Sale of cats and kittens

I share concerns about the welfare of cats that are bought and sold and about the detrimental impact of poor breeding practices on the welfare of cats.

It is important that all breeders follow the high animal welfare standards enshrined in the Animal Welfare Act (AWA) 2006, introduced by the previous Labour government.

This Act, for the first time, embedded in statute clear standards relating to the welfare of animals. This Act makes owners and keepers responsible for ensuring the welfare needs of their animals are met and makes it an offence to cause unnecessary physical or mental suffering to animals, including cats. Under this Act, breeders of cats may be investigated by local authorities where there are welfare concerns. It is also the case that a business that sells cats, unless it falls within certain exemptions, needs a licence under the Pet Animals Act 1951. Local authorities have powers of inspection of pet shop premises.

I appreciate that while there is distinct legislation for breeding and for selling in the case of dogs, there is no equivalent legislation that regulates the breeding of cats. Irresponsible breeding is a growing problem and poor breeding practices contribute greatly to the number of sick and abandoned animals that rescue centres have to deal with.

At the last General Election, I stood on a manifesto which pledged to improve protection of dogs and cats. My Shadow Frontbench colleagues are currently reviewing inadequate regulations on the breeding and sale of dogs and cats and are committed to ensure that animal welfare standards can be applied to modern trading practices such as online sales.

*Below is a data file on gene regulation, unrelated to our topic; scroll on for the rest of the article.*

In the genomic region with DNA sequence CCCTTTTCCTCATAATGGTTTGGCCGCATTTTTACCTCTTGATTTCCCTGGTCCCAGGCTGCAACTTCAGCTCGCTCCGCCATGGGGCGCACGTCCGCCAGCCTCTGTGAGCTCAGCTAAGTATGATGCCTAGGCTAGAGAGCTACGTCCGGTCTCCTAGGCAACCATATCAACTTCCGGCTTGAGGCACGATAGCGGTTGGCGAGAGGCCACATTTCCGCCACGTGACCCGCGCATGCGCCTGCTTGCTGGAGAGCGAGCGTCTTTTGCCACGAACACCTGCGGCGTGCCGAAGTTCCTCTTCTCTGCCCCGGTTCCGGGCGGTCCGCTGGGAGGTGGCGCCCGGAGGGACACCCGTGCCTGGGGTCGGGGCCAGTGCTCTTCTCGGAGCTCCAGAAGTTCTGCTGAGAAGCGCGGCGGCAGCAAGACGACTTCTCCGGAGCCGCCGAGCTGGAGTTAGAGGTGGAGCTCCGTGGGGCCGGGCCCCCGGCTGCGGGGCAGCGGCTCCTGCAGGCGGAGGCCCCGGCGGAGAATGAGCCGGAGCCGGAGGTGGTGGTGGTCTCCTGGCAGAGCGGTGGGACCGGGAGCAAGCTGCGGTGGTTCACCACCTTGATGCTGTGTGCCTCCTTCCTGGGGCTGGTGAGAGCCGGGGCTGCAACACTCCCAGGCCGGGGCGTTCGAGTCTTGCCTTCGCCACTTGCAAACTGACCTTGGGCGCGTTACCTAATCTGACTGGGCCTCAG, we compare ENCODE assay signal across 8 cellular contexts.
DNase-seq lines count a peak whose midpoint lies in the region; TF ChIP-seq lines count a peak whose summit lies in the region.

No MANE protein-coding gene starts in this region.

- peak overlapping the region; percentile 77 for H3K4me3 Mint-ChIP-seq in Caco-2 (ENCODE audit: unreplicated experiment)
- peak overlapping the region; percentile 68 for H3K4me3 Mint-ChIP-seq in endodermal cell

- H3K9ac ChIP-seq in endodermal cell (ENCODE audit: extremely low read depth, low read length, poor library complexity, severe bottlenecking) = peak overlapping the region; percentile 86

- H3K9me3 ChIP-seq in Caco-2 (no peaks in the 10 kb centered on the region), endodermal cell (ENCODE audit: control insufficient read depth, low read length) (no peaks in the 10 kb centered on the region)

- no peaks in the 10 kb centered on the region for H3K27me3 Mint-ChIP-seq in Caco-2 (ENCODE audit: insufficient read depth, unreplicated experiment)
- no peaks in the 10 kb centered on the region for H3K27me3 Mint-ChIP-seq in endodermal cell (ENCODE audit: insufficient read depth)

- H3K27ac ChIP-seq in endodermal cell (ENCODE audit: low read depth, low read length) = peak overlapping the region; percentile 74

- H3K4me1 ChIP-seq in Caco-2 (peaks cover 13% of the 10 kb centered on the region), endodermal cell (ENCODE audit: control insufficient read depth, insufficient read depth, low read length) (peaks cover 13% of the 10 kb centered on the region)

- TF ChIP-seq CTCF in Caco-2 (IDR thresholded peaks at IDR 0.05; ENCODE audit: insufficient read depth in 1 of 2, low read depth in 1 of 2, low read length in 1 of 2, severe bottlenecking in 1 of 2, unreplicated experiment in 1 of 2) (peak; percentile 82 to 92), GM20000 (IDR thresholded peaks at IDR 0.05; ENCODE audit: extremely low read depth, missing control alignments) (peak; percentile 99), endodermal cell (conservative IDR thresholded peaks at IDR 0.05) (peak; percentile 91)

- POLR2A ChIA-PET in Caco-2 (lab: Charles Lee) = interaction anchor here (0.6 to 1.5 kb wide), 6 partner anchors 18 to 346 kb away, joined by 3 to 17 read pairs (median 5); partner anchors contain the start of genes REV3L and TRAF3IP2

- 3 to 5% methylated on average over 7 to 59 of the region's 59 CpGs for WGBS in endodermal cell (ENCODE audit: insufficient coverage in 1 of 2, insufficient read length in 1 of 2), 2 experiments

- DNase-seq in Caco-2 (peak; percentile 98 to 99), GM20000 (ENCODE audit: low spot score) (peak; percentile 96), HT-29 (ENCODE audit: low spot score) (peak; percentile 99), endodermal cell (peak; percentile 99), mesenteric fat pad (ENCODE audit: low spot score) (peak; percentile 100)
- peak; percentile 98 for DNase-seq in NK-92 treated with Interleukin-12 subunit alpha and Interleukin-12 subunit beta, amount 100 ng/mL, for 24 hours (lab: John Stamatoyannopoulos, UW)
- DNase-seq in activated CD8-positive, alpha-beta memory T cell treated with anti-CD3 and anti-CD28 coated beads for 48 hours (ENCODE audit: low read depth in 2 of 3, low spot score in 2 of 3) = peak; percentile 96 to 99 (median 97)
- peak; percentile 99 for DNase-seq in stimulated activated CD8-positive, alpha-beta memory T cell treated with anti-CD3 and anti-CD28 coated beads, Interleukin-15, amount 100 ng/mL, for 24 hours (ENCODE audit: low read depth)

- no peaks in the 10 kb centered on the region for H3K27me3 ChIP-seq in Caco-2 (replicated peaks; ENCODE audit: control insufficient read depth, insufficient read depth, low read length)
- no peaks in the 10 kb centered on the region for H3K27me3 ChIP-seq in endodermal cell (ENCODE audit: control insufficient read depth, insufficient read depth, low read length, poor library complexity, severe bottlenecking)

The evidence shows kittens should not be sold under eight weeks of age, and as with dogs, my Shadow Frontbench colleagues are looking to see if requiring the kitten to be sold with its mother present will enable new owners to see the wellbeing of the mother. This would be one way of ensuring cats being bred are in good health and are not experiencing consequences of over breeding, like prolapse. The Opposition is also looking at how enforcement could be brought to the number of litters a cat has in any given year.

Microchipping has been introduced for dogs from April 2016. If this scheme delivers the desired outcome, we should look at how this could be extended to other animals.

The current government is reviewing animal establishments licensing in England and is looking at the Pet Animals Act 1951 with a view to updating the laws on the breeding and selling of pet animals. This is welcome.

The government has proposed creating a single ‘animal establishment licence’ for dog breeding, animal boarding, riding establishments and pet shops. The government has said that the law will be clear that online and home-based businesses must also be licensed and plans to update the legal requirements for each licensed activity. The government consulted on this from December 2015 to March 2016 and in September 2016, published a summary of the responses it had received. The government has said that over the next few months, regulations will be drafted regarding the specific proposals, which will take into account the views expressed in the consultation.

While the consultation included several proposals on standards around the sale of puppies, I understand that the charity Cats Protection made a submission to the consultation and I hope the government will carefully consider the charity’s views when setting out its response. I also note that the government has recently indicated that it will be looking, as part of the current licensing review, to make it a requirement that both puppies and kittens should not be sold if they are under eight weeks of age.

I will continue to support the improved protection of cats and press for the highest possible standards of animal welfare.